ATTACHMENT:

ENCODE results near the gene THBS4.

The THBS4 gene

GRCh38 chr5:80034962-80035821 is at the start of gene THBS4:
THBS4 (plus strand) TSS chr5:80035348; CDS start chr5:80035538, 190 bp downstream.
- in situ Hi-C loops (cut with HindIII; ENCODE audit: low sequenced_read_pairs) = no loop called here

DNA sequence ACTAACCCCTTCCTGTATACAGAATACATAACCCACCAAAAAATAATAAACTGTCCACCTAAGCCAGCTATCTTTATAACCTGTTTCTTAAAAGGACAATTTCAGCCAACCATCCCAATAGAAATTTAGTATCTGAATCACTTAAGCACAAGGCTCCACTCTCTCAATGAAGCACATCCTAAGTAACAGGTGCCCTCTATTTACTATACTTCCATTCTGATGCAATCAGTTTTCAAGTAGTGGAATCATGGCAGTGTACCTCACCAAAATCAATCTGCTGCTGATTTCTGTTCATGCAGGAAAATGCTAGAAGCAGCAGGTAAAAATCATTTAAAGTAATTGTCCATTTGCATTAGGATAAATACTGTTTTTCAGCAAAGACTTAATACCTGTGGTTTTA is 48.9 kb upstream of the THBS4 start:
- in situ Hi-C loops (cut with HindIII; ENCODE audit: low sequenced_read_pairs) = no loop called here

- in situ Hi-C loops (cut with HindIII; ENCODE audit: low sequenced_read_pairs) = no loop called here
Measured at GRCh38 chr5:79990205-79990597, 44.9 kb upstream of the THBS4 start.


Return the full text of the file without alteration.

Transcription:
ENCODE results near the gene THBS4.

The THBS4 gene

GRCh38 chr5:80034962-80035821 is at the start of gene THBS4:
THBS4 (plus strand) TSS chr5:80035348; CDS start chr5:80035538, 190 bp downstream.
- in situ Hi-C loops (cut with HindIII; ENCODE audit: low sequenced_read_pairs) = no loop called here

DNA sequence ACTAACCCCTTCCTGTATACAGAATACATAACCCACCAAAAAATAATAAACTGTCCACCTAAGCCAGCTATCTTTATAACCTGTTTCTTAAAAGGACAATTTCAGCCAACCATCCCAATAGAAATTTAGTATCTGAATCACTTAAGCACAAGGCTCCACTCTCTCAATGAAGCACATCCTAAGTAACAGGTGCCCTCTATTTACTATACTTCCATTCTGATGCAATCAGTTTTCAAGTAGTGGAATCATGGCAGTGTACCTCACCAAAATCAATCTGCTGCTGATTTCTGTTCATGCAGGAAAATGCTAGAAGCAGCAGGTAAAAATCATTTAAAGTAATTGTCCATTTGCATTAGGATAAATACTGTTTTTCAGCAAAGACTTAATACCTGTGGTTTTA is 48.9 kb upstream of the THBS4 start:
- in situ Hi-C loops (cut with HindIII; ENCODE audit: low sequenced_read_pairs) = no loop called here

- in situ Hi-C loops (cut with HindIII; ENCODE audit: low sequenced_read_pairs) = no loop called here
Measured at GRCh38 chr5:79990205-79990597, 44.9 kb upstream of the THBS4 start.